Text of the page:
The track and field season for schools in the 1950’s was confined to only one of the three terms of the school year (the first term back then) and spanned the 3 month period January - March.
In the first two months of the term, a short period by today’s standard, athletes would prepare to compete on their schools’ Sports Day, which in those days was a major event in school life. Sports Day ranked, on the competition calendar, second only to “Champs”, which followed a month later. With the exception of a few “elite” Class 1 athletes who would compete with the seniors in the months following Champs, that was it, for 99% of Champs’ athletes - a mere three months of track and field action for the year. Carifta Games, Penn Relays etc. which we now take for granted were events yet to come.
Contrast today, with athletes training and competing for nine months of the year. This triples the time spent devoted to track and field – with profound consequences, two of which come readily to mind. First, the phenomenal improvement in performance of today’s school athletes vis-a-vis yesteryear’s, is in no small way attributable to the much longer (three fold) time spent engaged in the sport. Of the perhaps hundreds of jaw dropping performances that could be cited in support of this theory, for the sake of brevity, mention will be made of two only.
Calabar’s Class 1, 4 x100 M Relay time of 39.08 seconds in Champs 2015 would in 1964, have broken the world record, earned them a silver medal in the Olympics (gold to USA in 39.06 seconds) and the distinction of being the second fastest team in track and field history. The 40.29 seconds ran by Calabar’s Class 2 4x100 M team in 2016, bettered the 40.6 seconds done by Jamaica’s men’s team ( which included world record holder Dennis Johnson ) in the Central American & Caribbean Games of 1962, incidentally the very first track meet to be held in our Nation Stadium. One cannot but marvel that the teams referenced above were from a single school and not a Jamaican All Schools team which Americans believed to be the case in times past when Kingston College first entered the Penn Relays and immediately started dominating; but that’s another story.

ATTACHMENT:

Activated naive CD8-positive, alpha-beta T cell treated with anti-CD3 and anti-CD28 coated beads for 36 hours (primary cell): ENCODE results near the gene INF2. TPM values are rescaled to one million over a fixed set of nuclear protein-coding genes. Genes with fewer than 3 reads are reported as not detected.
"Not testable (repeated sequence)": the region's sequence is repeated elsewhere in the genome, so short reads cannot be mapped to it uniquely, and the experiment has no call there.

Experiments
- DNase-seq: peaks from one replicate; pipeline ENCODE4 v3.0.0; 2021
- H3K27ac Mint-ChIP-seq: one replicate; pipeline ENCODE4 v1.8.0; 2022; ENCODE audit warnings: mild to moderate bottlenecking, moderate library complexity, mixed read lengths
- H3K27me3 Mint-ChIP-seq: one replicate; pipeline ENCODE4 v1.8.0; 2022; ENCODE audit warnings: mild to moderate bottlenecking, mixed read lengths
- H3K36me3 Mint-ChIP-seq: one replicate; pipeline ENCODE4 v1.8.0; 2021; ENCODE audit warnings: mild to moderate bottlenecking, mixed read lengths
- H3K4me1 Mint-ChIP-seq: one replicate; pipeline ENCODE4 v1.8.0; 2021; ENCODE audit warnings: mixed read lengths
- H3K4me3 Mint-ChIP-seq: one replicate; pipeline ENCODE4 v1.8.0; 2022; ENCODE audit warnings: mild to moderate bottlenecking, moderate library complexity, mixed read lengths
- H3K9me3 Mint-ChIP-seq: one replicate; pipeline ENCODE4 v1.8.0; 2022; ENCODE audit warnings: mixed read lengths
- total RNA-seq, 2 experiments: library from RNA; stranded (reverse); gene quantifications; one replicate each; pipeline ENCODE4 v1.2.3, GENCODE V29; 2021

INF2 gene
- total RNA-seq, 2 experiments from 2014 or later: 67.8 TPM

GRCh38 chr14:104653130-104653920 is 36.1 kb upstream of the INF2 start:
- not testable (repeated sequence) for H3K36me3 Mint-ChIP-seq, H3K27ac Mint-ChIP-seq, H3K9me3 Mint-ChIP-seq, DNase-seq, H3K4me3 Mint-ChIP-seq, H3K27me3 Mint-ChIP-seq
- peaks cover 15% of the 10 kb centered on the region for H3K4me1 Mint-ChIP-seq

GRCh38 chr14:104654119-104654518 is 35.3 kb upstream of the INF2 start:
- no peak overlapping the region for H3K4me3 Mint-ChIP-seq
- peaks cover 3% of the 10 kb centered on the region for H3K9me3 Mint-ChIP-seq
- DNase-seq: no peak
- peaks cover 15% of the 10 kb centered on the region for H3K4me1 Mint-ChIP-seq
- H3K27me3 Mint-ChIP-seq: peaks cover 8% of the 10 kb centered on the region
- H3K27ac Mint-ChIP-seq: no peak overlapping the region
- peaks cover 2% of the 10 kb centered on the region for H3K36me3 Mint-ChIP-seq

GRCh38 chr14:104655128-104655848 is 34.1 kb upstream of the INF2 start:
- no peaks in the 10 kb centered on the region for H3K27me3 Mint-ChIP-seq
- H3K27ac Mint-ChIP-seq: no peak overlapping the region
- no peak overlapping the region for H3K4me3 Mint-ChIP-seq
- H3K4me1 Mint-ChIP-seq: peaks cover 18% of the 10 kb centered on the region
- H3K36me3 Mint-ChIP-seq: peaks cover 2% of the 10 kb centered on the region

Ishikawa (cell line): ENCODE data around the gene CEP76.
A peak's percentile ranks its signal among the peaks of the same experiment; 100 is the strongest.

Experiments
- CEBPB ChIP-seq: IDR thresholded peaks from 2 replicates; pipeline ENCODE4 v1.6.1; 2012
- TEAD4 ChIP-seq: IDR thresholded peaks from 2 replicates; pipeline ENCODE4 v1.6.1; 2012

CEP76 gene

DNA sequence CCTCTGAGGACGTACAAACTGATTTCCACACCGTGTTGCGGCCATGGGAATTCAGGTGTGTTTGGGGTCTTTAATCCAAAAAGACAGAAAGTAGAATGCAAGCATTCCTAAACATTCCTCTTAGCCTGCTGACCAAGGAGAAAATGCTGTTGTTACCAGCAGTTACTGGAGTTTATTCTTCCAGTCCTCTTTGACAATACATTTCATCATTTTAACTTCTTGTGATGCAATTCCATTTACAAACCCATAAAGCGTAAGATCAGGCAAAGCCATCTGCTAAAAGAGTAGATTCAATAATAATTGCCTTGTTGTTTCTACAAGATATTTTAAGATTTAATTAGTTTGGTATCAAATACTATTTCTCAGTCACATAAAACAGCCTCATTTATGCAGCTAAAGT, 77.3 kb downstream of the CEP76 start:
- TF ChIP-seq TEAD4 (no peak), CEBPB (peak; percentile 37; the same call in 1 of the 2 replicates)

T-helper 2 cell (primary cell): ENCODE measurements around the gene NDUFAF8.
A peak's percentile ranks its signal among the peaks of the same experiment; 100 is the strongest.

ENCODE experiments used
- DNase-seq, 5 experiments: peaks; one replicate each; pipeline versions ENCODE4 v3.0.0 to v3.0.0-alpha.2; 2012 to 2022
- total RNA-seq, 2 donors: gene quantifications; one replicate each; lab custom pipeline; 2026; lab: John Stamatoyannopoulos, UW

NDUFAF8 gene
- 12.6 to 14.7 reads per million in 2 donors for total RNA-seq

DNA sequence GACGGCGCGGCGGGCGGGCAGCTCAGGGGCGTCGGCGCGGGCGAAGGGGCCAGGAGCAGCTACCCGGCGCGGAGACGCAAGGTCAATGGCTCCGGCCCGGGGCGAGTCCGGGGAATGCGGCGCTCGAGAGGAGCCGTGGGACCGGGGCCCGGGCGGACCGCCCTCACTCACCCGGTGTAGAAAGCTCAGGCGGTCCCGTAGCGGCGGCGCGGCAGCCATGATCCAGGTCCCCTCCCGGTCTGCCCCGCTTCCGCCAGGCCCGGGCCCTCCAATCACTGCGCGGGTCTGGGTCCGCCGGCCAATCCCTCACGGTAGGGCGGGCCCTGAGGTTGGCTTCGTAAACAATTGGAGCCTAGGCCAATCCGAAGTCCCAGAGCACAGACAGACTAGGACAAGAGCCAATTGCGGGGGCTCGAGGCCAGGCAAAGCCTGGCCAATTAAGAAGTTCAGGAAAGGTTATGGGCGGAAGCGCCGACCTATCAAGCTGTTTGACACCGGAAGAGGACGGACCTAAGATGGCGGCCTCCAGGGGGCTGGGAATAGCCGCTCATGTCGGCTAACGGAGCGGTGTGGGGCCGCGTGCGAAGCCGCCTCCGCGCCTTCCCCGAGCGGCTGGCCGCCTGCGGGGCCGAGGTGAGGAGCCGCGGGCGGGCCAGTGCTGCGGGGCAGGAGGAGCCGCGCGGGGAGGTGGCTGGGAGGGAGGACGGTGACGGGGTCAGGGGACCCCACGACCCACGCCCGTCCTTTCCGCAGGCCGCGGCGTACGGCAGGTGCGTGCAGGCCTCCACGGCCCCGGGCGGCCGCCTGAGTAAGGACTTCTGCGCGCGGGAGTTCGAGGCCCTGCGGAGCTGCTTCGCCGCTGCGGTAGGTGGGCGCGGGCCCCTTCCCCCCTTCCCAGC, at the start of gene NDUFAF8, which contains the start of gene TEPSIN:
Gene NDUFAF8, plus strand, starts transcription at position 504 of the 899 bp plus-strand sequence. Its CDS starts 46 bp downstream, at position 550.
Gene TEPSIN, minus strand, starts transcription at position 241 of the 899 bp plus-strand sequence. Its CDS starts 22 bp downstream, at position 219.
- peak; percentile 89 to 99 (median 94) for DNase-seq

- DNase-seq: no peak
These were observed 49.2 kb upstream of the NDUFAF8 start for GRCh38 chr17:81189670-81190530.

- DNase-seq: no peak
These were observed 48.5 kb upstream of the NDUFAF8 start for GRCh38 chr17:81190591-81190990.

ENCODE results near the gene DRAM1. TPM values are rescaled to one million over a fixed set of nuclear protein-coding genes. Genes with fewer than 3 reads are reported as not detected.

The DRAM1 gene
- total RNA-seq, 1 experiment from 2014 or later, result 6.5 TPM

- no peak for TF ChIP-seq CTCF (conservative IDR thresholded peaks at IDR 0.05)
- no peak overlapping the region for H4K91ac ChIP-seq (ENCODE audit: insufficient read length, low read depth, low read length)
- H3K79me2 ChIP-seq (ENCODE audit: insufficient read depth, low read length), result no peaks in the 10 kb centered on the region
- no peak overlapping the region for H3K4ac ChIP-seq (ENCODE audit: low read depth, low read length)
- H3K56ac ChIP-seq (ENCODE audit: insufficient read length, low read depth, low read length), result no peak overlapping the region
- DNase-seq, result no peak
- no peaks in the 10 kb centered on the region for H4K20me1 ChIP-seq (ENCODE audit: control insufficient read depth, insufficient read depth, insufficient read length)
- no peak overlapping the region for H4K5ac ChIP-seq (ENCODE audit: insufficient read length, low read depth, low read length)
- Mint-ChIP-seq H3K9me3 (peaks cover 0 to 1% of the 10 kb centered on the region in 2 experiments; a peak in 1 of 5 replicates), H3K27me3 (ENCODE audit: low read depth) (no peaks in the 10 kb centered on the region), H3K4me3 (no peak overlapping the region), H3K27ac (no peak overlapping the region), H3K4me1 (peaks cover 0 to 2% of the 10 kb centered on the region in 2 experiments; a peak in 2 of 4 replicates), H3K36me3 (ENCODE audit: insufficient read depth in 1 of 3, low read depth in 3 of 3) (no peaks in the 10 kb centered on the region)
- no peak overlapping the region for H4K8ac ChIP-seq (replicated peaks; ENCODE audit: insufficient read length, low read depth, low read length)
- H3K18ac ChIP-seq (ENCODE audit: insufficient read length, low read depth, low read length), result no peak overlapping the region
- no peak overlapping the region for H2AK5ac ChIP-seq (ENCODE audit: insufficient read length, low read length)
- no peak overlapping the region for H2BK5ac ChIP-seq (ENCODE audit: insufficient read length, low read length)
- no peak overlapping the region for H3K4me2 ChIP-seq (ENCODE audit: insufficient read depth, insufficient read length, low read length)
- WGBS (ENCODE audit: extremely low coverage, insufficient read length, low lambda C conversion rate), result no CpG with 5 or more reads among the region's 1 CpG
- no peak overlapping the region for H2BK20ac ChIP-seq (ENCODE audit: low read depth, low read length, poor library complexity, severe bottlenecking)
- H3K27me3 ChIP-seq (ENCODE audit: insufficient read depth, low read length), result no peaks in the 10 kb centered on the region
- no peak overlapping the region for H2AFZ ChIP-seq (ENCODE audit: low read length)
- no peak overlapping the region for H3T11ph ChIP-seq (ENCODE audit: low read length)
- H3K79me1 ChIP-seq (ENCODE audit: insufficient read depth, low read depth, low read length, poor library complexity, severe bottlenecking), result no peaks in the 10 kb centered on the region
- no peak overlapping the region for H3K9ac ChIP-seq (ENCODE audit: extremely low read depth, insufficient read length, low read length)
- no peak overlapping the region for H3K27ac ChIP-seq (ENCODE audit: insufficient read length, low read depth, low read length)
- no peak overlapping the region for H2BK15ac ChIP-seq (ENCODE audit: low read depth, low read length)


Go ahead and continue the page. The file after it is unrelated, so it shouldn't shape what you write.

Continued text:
Another profound consequence of track athletes devoting nine months in a year to the sport is the preclusion of their participation in other school sports. The days of track athletes performing and excelling in one, two or three other sports are gone. The likes of a Mabricio Ventura (K.C.), Mickey West (Wolmers), Noel Sproul (J.C.), Lyndie Headley (K.C.), Ali McNab (Cornwall), Alva Anderson (J.C.) and Ernie Hayden (Munro), Lawson Matthews (Calabar), Milton Powell (Wolmers), we will never again see . Today, with rare exception (e.g. Jaheel Hyde), it’s strictly specialization in school sports.
One is left to wonder, how many mediocre track athletes who possess exceptional inborn potential to become truly great cricketers, footballers, swimmers etc. never see that potential realized - a consequence of never being exposed to another sport, track and field consuming all their time. Even the three month period away from active training/competition is an integral part of the overall track program. It provides the essential rest period to aid recovery from the previous season, readying athletes for the season ahead. Today, we have development meets in abundance. The Douglas Forrest, Queens/Grace Jackson and Youngster Goldsmith meets are but three of the many. On a single day (a Saturday) there has been as many as six meets across the island. Not so in the 1950’s. then, occasionally there would be dual and triangular meets between schools.